With six weeks left in the long seasons of NASCAR's three national touring series, it's time to check in on some of the top storylines currently percolating.

Let's start with the obvious, and that's the Chase for the Sprint Cup.

Yes, Jimmie Johnson is in the thick of it after winning Sunday's Hollywood Casino 400 at Kansas Speedway. But let's not say he's "back in it." He never left.

The five-time defending champion's calm and light demeanor immediately following his second-place finish a week earlier at Dover foretold of a win in his near future. You could argue -- and he likely would agree -- that he should have won the race that Kurt Busch took instead because Busch clearly out-raced him on the final two restarts.

Johnson made mistakes at Dover. But he quickly atoned for them at Kansas, winning in dominating fashion and moving to within a mere four points of Chase points leader Carl Edwards with six races remaining. Next up: this Saturday night's race at Charlotte Motor Speedway, one of Johnson's favorite venues.

The debate that's long been out there is whether or not it would be good for someone else to win the Chase and break Johnson's stranglehold on the championship. An argument easily can be made that it would be better for Edwards or Kevin Harvick (currently second, only one point out of first) or even a total breath of fresh air such as Brad Keselowski (third at Kansas, fourth in the points and only 11 behind Edwards) to win it all.

But in reality, no matter what happens, doesn't NASCAR already have exactly what it wants? Don't the fans have what they want?

They have a tight race heading down the stretch involving not just the defending champion, but several others (don't forget that the silent killer Matt Kenseth is still lurking in fifth, just 12 points off the lead, and that Kurt Busch, Tony Stewart and Kyle Busch are all within 20 points of Edwards as well).

There is drama. The fact that Johnson is putting up a staunch defense of his latest title only adds to it. Certainly it does not detract from it.

And if he is to win a sixth consecutive championship, so what? That not only shouldn't take away from what has been an outstanding season of overall competition on the track, but should be celebrated all around because it's not going to come easily. Someone is going to have to beat him to win it, because he's obviously not going to give it away -- and that's the way it should be.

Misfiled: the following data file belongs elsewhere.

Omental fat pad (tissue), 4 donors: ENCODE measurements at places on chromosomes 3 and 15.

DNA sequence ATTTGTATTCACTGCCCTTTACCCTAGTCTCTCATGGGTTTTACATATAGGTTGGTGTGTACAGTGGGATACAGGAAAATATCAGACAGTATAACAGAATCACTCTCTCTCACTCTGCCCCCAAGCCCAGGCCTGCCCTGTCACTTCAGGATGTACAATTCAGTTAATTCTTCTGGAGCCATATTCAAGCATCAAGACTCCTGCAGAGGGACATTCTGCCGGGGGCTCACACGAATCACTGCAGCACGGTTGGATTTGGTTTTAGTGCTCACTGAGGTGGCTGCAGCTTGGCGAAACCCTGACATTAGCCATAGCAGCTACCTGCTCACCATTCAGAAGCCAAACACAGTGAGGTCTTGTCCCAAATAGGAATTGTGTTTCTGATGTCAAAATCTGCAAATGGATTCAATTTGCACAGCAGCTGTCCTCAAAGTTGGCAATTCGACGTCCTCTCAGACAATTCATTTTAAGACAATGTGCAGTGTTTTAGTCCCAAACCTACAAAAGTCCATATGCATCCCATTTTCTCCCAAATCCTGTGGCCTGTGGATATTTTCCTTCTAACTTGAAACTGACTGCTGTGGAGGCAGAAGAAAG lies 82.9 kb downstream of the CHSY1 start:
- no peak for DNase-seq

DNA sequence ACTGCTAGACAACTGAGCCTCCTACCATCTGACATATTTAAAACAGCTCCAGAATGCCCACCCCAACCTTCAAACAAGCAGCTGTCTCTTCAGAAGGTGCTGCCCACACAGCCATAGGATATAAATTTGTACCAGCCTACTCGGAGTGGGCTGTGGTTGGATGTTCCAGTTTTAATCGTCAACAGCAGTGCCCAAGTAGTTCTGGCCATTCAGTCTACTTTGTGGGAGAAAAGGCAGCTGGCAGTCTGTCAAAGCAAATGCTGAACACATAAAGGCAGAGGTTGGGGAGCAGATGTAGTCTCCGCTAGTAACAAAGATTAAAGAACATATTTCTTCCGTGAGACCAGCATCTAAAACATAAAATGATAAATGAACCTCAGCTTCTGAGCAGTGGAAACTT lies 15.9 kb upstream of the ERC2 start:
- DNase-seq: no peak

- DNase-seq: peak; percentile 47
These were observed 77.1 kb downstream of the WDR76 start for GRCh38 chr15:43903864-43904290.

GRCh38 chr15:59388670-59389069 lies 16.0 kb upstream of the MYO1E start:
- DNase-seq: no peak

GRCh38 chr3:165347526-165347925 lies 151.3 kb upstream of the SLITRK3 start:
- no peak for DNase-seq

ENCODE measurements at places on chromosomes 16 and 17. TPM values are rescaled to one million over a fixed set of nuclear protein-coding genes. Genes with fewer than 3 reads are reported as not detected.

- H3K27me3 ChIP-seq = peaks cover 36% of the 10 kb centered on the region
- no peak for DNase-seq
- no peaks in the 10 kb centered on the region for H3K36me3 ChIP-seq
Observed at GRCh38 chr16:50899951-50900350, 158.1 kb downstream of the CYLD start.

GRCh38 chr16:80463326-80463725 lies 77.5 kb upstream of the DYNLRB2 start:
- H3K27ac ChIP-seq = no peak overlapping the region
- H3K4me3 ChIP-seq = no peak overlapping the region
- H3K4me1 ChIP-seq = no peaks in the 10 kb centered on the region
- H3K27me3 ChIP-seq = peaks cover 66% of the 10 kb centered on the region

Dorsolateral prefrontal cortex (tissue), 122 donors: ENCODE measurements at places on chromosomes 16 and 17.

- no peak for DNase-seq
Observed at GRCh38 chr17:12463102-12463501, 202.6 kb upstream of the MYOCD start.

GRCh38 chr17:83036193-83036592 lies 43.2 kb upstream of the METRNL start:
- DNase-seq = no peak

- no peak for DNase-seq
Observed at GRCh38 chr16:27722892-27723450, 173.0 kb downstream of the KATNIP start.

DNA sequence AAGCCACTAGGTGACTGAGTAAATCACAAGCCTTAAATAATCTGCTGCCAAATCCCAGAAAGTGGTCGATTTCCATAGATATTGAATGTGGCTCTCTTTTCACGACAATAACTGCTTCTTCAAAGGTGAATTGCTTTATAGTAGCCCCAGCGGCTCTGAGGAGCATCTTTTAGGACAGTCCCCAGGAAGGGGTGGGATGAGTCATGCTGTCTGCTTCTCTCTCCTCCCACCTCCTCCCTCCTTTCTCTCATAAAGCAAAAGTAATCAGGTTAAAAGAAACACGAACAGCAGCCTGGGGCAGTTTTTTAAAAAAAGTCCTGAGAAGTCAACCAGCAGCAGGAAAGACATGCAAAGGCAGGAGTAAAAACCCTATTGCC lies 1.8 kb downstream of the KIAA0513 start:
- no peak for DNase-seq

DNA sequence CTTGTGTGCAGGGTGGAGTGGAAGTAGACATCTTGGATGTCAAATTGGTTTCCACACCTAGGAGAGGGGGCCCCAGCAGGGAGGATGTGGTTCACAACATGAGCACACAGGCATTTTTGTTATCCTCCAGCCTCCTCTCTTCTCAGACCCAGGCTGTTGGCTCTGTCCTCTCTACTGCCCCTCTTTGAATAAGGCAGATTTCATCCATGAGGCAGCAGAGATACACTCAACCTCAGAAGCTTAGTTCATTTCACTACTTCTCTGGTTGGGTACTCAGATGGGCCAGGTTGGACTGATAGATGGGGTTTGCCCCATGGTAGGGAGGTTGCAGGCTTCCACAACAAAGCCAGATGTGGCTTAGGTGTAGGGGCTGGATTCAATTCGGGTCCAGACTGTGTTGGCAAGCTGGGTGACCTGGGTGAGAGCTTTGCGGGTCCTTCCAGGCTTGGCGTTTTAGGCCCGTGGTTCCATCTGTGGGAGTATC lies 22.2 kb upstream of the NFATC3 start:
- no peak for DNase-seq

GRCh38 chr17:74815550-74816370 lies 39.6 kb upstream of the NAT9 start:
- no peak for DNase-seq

Two-man race

On the Nationwide Series side, just four races remain and it's obviously boiled down to a two-man battle between young upstart Ricky Stenhouse Jr. and veteran Elliott Sadler.

Sadler's solid third-place finish last Saturday at Kansas notwithstanding, it's going to take at least one really bad performance by Stenhouse over the last four events to enable Sadler to make up the current 20-point deficit. And with Stenhouse driving cautiously, knowing this is now his championship to lose, those 20 points might as well be 100.

There are two points to make here. One, to be brutally honest, Sadler doesn't deserve to win the championship if he doesn't win at least one of the four remaining races to put some heat on Stenhouse.

With 11 top-five finishes and 21 top-10s over the first 30 races, Sadler has been amazingly consistent. But he hasn't won a single race yet. He's been more consistent than everyone else in the series -- except for Stenhouse, who has 14 top-fives and 22 top-10s to go along with two victories at Iowa Speedway.

You want more evidence of how tough it's going to be for Sadler with only four races remaining? Stenhouse has ripped off four consecutive finishes of eighth or better in the past month as the pressure has mounted. Not only that, but he has 10 consecutive finishes of 11th or better on oval tracks, with his only problems since mid-summer coming on road courses.

There are no road courses left on the Nationwide schedule, which dovetails into the second point to be made here.

Is it time for the Nationwide Series to introduce some kind of Chase format (which could use a road course in it)? Sadler was passionate in saying yes to that question over a month ago at Richmond, and he's right. It would help produce the same drama that's currently unfolding in Cup but is noticeably missing on the Nationwide side.

Truckin' it

With five races remaining on the 2011 Camping World Truck Series schedule, the truckers head off to Las Vegas for a standalone event this Sunday.

Austin Dillon, who held his own pretty well in his Sprint Cup debut last Sunday at Kansas, is the series leader by three points over James Buescher. Johnny Sauter sits in third, 19 points behind -- and two other Truck veterans, Timothy Peters and the surging Ron Hornaday, a four-time series champion, are within 42 points of the lead.

Whereas in Cup it would be nearly impossible to make up a 40-plus points deficit in five races, Peters or Hornaday may be able to do it because they have fewer drivers in front of them who need to have bad days while they're having great ones. So they remain long shots, but well worth watching.

Meanwhile, it's nice to see some new names at the top of the standings, starting with Dillon and Buescher. Like Sadler on the Nationwide side, Buescher has yet to win a race while Dillon has won two -- so until Buescher wins a race, it's hard to say he deserves the championship.

But at least he's in the conversation. At least there is a conversation.

And this Saturday, they're racing in Vegas, baby. With the Cuppers going Saturday night in Charlotte and the Nationwide guys battling Friday at the same venue, the Truckers will have the Saturday afternoon Vegas stage all to themselves. Wouldn't it be far more interesting if, they too, were in the thick of a heated Chase format to determine their champion?